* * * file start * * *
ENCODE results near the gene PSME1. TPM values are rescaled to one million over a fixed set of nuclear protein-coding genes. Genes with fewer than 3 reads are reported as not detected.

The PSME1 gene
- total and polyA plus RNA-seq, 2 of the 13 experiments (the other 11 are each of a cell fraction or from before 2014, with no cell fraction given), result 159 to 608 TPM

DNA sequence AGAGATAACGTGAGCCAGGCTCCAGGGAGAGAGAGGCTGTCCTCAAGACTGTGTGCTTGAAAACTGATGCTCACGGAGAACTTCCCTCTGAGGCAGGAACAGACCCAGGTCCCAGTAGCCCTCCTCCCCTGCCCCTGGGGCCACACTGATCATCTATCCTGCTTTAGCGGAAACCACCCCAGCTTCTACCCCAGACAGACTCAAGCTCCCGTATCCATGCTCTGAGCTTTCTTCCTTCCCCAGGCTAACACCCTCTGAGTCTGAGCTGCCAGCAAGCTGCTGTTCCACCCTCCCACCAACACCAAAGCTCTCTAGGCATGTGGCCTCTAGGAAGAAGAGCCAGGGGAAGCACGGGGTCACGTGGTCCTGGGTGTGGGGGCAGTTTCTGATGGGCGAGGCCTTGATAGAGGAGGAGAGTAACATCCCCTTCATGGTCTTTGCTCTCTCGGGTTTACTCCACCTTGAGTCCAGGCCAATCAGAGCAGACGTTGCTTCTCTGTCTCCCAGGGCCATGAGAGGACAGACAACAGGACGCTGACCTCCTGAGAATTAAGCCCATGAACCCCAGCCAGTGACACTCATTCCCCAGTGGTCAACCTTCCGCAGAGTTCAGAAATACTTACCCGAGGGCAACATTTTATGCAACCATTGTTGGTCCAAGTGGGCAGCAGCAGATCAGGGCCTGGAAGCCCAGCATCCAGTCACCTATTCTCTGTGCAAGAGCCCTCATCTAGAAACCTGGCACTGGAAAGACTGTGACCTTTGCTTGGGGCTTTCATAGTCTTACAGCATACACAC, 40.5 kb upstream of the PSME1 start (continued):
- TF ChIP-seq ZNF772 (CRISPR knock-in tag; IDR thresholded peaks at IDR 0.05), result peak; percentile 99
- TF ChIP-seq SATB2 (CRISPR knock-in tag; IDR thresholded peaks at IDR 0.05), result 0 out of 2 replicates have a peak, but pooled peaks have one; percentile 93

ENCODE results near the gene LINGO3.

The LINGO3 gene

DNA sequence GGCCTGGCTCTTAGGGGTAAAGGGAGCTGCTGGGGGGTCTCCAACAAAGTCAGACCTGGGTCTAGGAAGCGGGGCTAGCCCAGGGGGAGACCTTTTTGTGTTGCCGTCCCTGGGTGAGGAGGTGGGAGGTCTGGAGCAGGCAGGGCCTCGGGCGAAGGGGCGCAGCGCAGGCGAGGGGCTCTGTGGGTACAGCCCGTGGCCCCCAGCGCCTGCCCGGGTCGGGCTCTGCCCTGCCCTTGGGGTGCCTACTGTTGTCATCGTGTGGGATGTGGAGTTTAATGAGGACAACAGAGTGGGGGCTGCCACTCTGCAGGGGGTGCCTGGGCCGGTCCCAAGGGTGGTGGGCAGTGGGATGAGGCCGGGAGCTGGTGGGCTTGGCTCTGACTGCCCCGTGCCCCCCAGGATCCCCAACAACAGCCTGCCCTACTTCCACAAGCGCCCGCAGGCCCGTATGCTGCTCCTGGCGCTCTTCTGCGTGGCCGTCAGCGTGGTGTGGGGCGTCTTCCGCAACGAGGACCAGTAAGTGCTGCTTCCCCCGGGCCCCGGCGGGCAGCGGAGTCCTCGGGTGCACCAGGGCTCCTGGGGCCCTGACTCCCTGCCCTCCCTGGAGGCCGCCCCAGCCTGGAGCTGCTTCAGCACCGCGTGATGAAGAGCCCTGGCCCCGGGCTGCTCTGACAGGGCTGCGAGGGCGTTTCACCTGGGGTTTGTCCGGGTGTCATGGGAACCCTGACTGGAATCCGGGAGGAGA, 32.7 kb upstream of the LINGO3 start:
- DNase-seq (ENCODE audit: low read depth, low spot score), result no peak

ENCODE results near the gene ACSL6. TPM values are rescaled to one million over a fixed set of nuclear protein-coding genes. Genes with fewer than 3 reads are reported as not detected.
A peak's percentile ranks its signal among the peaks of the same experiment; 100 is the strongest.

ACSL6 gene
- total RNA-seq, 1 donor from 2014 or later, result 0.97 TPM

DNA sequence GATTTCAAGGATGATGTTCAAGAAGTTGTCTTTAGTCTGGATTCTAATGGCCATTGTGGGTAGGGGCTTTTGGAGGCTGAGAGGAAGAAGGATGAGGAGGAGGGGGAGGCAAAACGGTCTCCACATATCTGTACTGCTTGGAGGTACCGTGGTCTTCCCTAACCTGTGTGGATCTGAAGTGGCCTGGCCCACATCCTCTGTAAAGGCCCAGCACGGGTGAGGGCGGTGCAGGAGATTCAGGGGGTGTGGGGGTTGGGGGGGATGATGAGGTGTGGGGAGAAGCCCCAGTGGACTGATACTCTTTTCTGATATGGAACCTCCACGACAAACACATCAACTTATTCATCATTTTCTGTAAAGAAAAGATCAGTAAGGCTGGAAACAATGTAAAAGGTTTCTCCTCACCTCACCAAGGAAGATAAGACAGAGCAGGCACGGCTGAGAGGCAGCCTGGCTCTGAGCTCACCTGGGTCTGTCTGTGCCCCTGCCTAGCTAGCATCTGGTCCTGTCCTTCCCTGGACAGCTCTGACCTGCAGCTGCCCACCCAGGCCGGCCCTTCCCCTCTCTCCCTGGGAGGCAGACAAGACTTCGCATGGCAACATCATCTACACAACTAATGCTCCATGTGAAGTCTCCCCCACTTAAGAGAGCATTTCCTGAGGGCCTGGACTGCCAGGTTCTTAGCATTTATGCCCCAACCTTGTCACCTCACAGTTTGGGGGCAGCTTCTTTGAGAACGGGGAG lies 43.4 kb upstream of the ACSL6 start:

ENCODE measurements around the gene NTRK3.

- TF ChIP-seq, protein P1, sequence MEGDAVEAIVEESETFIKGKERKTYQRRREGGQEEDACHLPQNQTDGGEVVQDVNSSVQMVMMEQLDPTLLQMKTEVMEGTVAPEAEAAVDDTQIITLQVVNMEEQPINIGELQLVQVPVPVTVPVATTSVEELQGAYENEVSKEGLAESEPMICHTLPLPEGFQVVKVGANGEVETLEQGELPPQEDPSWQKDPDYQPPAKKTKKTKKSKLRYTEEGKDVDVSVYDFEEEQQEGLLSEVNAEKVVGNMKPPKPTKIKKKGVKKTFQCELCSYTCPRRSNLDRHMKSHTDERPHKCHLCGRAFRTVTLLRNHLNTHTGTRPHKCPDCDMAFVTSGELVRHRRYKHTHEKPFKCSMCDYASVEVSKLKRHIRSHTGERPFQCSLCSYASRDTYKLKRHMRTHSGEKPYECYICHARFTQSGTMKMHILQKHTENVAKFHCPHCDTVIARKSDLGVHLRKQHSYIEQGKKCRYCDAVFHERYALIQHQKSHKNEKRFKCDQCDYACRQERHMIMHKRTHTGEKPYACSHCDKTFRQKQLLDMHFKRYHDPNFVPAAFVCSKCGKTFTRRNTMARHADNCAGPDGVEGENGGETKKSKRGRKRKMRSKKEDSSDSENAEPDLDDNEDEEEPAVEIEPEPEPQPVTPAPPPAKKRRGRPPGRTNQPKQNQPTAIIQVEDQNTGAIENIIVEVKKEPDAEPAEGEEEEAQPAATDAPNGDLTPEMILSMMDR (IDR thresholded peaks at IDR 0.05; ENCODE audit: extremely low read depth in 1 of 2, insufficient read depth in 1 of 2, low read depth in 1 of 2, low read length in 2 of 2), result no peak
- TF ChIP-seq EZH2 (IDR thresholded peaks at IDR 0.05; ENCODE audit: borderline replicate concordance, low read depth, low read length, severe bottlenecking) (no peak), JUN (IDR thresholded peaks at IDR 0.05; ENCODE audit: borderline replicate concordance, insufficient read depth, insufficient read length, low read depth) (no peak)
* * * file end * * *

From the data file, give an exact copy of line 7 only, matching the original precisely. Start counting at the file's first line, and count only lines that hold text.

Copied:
ENCODE results near the gene LINGO3.